The risk of bias analysis revealed that all included trials were at a high risk of bias, mainly owing to the lack of blinding in the trials. Neither researchers nor participants were blinded to the intervention in any of the trials, as shown in Figure 2. All of the trials used randomisation; however, allocation concealment was unclear in two of the trials (Kahleova et al, 2011; 2018).
To the best of our knowledge, this is the first systematic review investigating the effect of plant-based diets on pancreatic beta-cells. The review included three randomised controlled trials. Owing to significant heterogeneity between the trials, a meta-analysis has not been conducted.
All included studies reported beta-cell function as measured by C-peptide concentration. C-peptide is secreted by pancreatic beta-cells together with insulin. It has been widely used as a reliable measure of beta-cell function due to its lower degradation rate than insulin (Acosta-Montaño et al, 2018).
This systematic review suggests that glycaemic control and beta-cell function, as measured by insulin secretion, can be improved by a plant-based diet. Postprandial insulin synthesis was significantly higher after a vegetarian burger compared with a meat burger (Kahleova et al, 2019). In the 24-week trial by Kahleova et al (2011), 43% of participants in the intervention group were required to reduce their diabetes medication. It is not clear from the data whether this was due to improved insulin sensitivity or production, or both; nonetheless, this was a clinically significant outcome.
Normal concentrations of C-peptide in people without diabetes are between 0.5 and 2.7 ng/mL. Therefore, the reduction of 0.5 ng/mL in fasting levels in Kahleova et al (2018) was a clinically significant one, particularly when compared with the 0.5 ng/mL rise (an indirect indication of hyperinsulinaemia) seen in the control group.
The reduction in HbA1c at 24 weeks observed by Kahleova et al (2011) was also clinically significant compared with the control group. HbA1c levels and a reduction in diabetes medications may not be a direct measure of beta-cell function, but they are certainly a measure of glycaemia and diabetes management, and the plant-based diet groups experienced improvements in both measures in this trial.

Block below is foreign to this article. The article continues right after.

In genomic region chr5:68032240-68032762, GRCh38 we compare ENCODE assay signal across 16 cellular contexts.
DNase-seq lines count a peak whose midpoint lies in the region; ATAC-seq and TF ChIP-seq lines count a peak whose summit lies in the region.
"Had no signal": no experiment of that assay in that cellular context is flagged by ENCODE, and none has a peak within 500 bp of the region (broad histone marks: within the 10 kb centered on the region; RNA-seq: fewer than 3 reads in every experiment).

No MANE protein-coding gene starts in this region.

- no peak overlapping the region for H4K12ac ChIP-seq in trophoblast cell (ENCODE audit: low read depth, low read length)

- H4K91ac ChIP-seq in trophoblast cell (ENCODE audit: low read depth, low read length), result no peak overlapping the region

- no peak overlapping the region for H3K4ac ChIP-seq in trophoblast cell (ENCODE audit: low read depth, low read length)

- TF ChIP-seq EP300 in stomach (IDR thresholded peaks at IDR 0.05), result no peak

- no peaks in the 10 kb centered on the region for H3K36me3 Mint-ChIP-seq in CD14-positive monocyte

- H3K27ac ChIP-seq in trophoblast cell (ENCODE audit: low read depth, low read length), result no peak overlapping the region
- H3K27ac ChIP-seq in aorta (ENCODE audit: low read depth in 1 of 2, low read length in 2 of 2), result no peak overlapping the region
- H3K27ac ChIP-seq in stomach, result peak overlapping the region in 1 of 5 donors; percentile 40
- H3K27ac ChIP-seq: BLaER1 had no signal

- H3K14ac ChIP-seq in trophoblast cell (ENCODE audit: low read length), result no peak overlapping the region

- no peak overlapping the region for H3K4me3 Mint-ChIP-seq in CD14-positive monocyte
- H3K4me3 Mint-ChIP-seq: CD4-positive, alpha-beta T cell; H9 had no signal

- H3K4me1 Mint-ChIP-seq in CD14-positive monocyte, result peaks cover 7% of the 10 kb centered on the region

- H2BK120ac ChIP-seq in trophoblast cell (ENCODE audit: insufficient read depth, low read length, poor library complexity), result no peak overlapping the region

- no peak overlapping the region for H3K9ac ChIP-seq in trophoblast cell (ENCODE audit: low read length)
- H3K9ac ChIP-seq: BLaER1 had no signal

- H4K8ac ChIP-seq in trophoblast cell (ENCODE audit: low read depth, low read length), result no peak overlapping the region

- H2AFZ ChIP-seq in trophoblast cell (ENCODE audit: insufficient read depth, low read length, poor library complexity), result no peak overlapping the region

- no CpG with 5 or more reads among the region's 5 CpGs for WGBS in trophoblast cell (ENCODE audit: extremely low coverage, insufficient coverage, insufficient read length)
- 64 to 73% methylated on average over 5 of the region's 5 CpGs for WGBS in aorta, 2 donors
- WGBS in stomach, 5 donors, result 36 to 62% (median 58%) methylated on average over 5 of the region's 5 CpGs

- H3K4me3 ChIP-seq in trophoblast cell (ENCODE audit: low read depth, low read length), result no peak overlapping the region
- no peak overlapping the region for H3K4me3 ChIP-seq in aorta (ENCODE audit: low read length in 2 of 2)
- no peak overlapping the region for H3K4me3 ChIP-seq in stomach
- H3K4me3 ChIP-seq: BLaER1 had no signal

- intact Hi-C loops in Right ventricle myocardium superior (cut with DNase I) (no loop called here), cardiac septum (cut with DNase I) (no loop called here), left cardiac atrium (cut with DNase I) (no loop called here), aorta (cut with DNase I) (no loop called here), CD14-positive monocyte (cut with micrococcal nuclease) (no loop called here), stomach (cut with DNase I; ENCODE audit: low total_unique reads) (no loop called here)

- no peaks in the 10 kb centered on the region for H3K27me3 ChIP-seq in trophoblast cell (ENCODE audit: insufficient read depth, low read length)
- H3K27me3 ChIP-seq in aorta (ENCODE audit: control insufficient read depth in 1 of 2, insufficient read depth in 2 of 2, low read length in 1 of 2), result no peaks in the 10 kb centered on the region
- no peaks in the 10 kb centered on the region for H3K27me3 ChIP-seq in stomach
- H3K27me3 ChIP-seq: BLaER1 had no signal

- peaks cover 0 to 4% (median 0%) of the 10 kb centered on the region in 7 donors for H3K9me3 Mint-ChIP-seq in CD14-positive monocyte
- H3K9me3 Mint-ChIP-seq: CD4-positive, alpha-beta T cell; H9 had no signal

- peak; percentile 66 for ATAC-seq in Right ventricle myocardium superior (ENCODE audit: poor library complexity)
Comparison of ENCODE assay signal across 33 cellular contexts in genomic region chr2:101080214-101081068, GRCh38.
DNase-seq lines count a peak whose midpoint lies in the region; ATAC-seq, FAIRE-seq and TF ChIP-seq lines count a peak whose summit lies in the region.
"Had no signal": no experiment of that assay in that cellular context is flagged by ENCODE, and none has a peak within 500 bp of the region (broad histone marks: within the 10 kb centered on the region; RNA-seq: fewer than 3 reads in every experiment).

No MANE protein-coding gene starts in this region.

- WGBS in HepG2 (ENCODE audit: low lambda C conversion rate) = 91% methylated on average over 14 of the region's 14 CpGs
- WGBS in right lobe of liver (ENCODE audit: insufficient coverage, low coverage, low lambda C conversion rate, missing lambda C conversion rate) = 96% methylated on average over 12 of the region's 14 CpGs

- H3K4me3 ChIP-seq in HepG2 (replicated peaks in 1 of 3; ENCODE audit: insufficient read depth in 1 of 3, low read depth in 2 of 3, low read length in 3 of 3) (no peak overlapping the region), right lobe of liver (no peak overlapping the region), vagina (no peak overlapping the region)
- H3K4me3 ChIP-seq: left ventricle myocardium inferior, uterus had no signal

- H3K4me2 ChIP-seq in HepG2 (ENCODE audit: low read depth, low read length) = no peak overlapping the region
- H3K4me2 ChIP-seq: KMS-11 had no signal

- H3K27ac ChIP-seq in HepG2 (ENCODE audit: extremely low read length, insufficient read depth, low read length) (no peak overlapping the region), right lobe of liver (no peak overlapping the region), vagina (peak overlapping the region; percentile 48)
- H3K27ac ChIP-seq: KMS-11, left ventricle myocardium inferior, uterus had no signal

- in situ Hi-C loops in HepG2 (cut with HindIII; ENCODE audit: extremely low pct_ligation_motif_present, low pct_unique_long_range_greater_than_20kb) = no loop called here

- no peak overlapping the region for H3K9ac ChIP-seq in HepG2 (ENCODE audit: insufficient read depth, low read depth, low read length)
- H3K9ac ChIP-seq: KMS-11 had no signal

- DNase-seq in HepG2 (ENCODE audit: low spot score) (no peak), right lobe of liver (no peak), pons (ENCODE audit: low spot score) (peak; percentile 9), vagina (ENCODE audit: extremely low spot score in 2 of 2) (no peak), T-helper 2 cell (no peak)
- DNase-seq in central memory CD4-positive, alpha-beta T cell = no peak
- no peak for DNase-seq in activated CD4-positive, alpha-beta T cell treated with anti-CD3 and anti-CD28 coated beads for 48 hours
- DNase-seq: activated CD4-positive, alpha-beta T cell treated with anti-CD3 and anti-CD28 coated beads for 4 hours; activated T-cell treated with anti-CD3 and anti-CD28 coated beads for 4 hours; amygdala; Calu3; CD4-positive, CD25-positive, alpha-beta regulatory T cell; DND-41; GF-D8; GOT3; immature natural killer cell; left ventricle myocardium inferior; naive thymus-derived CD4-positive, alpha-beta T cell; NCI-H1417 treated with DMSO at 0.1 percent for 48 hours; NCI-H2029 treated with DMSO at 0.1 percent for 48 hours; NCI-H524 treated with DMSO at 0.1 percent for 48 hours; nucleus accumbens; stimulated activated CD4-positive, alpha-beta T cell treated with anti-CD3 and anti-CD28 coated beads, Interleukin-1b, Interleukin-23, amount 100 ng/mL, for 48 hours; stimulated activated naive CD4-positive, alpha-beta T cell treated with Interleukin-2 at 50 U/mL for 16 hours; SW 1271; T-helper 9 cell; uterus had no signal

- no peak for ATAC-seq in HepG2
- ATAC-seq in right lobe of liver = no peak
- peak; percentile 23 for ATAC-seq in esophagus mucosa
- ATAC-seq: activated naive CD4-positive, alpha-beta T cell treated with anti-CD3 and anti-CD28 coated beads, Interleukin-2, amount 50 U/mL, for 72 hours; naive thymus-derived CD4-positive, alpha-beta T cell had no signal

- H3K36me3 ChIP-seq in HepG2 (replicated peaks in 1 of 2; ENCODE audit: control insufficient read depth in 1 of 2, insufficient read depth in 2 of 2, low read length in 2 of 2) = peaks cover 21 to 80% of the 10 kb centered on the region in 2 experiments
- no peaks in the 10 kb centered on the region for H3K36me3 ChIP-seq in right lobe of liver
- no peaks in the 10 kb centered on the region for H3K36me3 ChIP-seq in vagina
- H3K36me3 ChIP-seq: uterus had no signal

Strengths and limitations
The main strength of this systematic review is that the trials included were all randomised controlled trials and we did not rely on observational data from cohort or case–control studies.
An important limitation is the lack of blinding in the design of the three studies. Although we intended to include non-randomised trial designs, the exclusion of the study by Lim et al (2011) meant that only randomised controlled trials have been included. A stricter selection was not possible due to the limited number of studies.
Another limitation of our systematic review is the lack of quantitative analysis. All three trials were led by the same researcher, which raises questions about the possible systematic bias that may have arisen. In addition, there was significant heterogeneity between the three trials in terms of study duration. The sample sizes across the included clinical trials were relatively small, thus decreasing the power of the individual studies. Therefore, it was decided that a meta-analysis would not be appropriate, and that a quantitative synthesis of the results to generate a pooled effect size was not possible.
Only one of the three included trials aimed to investigate the effects of plant-based diets on beta-cell function as the primary outcome. This is of importance as multiple outcomes within a study may increase the likelihood that the findings are a result of chance.
Consideration of potential confounders